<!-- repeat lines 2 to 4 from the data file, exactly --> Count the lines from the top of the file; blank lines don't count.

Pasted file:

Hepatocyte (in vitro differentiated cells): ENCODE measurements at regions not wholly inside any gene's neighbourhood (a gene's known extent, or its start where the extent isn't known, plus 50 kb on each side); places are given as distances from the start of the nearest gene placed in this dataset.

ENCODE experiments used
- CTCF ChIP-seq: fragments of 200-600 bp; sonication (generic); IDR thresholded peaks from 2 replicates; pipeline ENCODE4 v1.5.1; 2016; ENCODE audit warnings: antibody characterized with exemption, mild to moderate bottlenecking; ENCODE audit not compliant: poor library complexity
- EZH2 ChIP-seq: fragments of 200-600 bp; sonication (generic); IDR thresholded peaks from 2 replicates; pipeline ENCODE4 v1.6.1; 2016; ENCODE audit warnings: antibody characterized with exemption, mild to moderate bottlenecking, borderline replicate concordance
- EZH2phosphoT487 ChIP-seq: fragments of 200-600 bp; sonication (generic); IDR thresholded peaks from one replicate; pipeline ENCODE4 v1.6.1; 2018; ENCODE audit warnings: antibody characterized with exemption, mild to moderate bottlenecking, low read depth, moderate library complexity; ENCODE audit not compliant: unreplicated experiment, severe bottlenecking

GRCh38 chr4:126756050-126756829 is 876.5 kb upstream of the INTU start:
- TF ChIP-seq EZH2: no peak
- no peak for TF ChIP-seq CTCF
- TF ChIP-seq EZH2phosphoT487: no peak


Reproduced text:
ENCODE experiments used
- CTCF ChIP-seq: fragments of 200-600 bp; sonication (generic); IDR thresholded peaks from 2 replicates; pipeline ENCODE4 v1.5.1; 2016; ENCODE audit warnings: antibody characterized with exemption, mild to moderate bottlenecking; ENCODE audit not compliant: poor library complexity
- EZH2 ChIP-seq: fragments of 200-600 bp; sonication (generic); IDR thresholded peaks from 2 replicates; pipeline ENCODE4 v1.6.1; 2016; ENCODE audit warnings: antibody characterized with exemption, mild to moderate bottlenecking, borderline replicate concordance